"MAP - Monitoring Agri-trade Policy"
The "MAP - Monitoring Agri-trade Policy" series provides in-depth analyses of relevant agricultural trade and agri-trade policy issues.
"Annual Agri-food trade report 2015: EU still world's leading exporter" [1015 KB] (July 2016)
EU Agri-food exports reached €129 billion in 2015, accounting for more than 7% of all goods exported from the EU last year. Although some Member States and sectors still suffered from the Russian import ban and from low world market prices, the overall EU agricultural trade performance was positive in 2015, as it has been for the last 10 years, increasing by nearly 6% on 2014 levels.
"Distribution of EU agri-food imports by import regimes (2014)" [897 KB] (December 2015)
The EU has already implemented or recently concluded several Free Trade Agreements (FTAs). Negotiations are on-going with key trade partners and will result in further liberalisation of agri-food trade. In 2014, 38% of EU agri-food imports benefited from preferential treatment (duty free or reduced duties), corresponding to almost € 40 billion. Taking together preferential imports at zero duty and duty-free imports under Most Favoured Nations tariffs, about 71% of all agri-food imports entered the EU at zero duty, representing a value of € 72 billion trade.
"Agri-food trade in 2014 – EU-US interaction strengthened" [2 MB] (July 2015)
EU agri-food exporters in 2014 maintained net surplus of € 18 billion, despite the Russian import ban. 2014 trade statistics in particular indicate a growing importance of the US market for EU agri-food trade.
"Agricultural trade in 2013: EU gains in commodity exports" [2 MB] (June 2014)
This publication provides a detailed overview of EU agricultural and food trade in 2013, with a focus on key partners and key products.
In 2013, EU agricultural exports reached €120 billion in 2013, allowing the EU to become the world's number one exporter of agricultural and food products. While the EU is a renowned exporter of high value added final products, in 2013 the export growth can largely be attributed to commodities, with booming cereals (wheat and barley) exports to Middle East-North African countries alone accounting for over two thirds of the total export gain.
In absolute value, EU total agri-food exports increased the most to China, which, together with Saudi Arabia continued to be the fastest-growing exports markets for the EU. On the other hand, EU sales to its top partner, the US, showed only a modest growth, but imports (of animal feed particularly) from the US increased sharply.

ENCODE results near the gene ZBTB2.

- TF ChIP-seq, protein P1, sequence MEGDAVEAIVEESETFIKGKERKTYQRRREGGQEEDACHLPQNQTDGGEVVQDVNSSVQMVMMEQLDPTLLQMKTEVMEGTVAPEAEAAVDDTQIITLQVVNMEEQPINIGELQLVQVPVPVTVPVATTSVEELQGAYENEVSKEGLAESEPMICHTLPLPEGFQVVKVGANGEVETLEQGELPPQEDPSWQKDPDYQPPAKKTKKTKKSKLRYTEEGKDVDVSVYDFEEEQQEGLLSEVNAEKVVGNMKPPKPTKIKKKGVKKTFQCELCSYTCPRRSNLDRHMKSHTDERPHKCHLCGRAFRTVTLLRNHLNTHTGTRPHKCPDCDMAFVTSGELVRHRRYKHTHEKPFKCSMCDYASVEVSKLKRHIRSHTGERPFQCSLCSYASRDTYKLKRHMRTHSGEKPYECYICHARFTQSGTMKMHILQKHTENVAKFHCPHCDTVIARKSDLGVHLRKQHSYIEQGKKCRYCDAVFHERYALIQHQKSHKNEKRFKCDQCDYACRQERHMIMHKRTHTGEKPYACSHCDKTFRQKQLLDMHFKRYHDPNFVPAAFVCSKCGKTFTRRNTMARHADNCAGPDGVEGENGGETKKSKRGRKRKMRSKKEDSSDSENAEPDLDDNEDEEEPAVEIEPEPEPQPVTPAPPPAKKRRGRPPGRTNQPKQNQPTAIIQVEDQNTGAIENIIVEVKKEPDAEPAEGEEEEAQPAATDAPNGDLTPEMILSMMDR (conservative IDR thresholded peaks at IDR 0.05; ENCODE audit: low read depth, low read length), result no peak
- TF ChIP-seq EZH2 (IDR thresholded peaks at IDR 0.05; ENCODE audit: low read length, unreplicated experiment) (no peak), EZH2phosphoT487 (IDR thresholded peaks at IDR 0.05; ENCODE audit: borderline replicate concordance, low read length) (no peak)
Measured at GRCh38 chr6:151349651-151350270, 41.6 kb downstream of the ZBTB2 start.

"Agricultural trade in 2012: A good story to tell in a difficult year?" [3 MB] (May 2013)
In 2012, the EU hit a new record in agricultural trade surplus: €12.6 billion. While its imports hardly budged, the exports put the EU just inches behind the US in the ranking of world top agricultural exporters. The increase in exports and a resulting all-time high surplus indicate that the growth in demand for EU products is essentially driven by export markets (especially developing economies) rather than by the economically depressed EU domestic market. In addition, depreciation of the Euro against major currencies has also helped the EU to boost its sales.
The EU also hit a new record in sales to its top partner, the US, which accounted for some 13% of EU total agricultural exports. Although in 2012 the largest absolute gain in exports was achieved in the US, the fastest growing markets were China and Saudi Arabia.
"The EU and major world players in fruit and vegetable trade" [2 MB] (July 2012)
This MAP provides a statistical snapshot on trade developments in fruit and vegetables of the EU and selected key partners (Russia, Turkey and China). Over the last decade the EU has been constantly recording a trade deficit in fresh and processed fruit and vegetables, totalling to € 9.8 billion in 2011. However, a closer look at the balance reveals that this figure is mainly due to a deficit in trade in the fruit sector, and particularly in tropical fruit. In contrast, trade in vegetables, both fresh and processed, is rather balanced.
"Agricultural trade in 2011: still holding strong" [14 MB] (May 2012)
2011 was another year of strong EU agricultural export performance in value terms, resulting in all-time high sales. Imports were on the up as well. The export growth of 16%, being on a par with the import growth, has allowed the EU to keep up the level of agricultural trade surplus comparable to that of 2010. The € 7 billion surplus, €770 million higher than in the previous year, is linked to the achievement of a positive trade balance for final products.